“I never felt it was the end,” said Radwan of his early setback. “I still knew in my head that I was going to be a professional rugby player if I worked hard enough. I just wasn’t sure if it would be with Newcastle or how it would work it out. Being released was a big motivation – I knew what it was like on the other side and I didn’t want to be in that position again.”
He has been supported all the way by his parents, who met in Egypt when his mother went to visit. His father, Belal, played football in his youth, and his mother, Jane, runs ultra marathons. “Dad says he was dead quick when he was younger," Radwan said. "So it’s in the genes maybe.”
As a boy he would frequently visit Egypt to see relatives. The family business was in tailoring. “I haven’t been for a long time," he said. "I have family over there who I speak to often. I am proud of it. I can speak a bit of Arabic – a tiny bit."
His father who is a good cook, works as an interpreter and his mother in midwifery. “They have been great role models for me," Radwan said. "One of the nicest things about my England debut was they’d been used to watching me in Middlesbrough when I was 13 then for them to be able to watch me at Twickenham was special. We were warming up and I was looking around and just thinking I felt quite proud that I could give something back to them.
“I was 13 when I first played. I was staying at a friend’s house and couldn’t get home. My friend took me rugby training – and I loved it and kept going back. Once I had the ball I could run about. It was so different I had never had anything like it before. I took to it straight away."
On Sunday, Radwan links up with England in London as part of a 45-man training camp ahead of the autumn internationals against South Africa, Australia and Tonga. His appetite for the big time was whetted during the summer when he played for England against Canada.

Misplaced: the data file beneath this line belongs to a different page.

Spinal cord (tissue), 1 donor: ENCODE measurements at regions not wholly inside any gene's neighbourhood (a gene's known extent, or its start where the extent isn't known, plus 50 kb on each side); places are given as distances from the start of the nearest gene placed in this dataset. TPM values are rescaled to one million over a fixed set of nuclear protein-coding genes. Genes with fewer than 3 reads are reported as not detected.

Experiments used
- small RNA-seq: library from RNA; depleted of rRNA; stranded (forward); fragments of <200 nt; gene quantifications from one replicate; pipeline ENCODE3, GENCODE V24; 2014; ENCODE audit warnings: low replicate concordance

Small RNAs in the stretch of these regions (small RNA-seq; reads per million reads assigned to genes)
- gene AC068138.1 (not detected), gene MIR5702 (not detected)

“It was a really good time,“ he said. “I learnt a lot and the way it went couldn’t have finished any better. It is something I think about every day. It is a big motivation because I know I want to do it again and as often as possible.
“I do feel like I have a lot more to give. But you have got to stay level headed. I am aware a lot of my game needs work. I am aware I can take a few more steps forward and I know I have a lot more to give. It’s not getting too carried away and keep grafting. I mustn’t lose track of the fact that the most important thing is to play well for Newcastle. That will give me an opportunity or England.
“I am very focused. If I want to achieve what I am capable of I have to concentrate and stay in the now and not get too wrapped up in what could happen in a year’s time, two years’ time.”
Radwan might not be a household name in Egypt, where rugby is in its infancy with a federation only established four years ago. There are 12 clubs and the game is slowly taking root. That growth could be accelerated, though, as Radwan continues his rapid rise to the top of English rugby.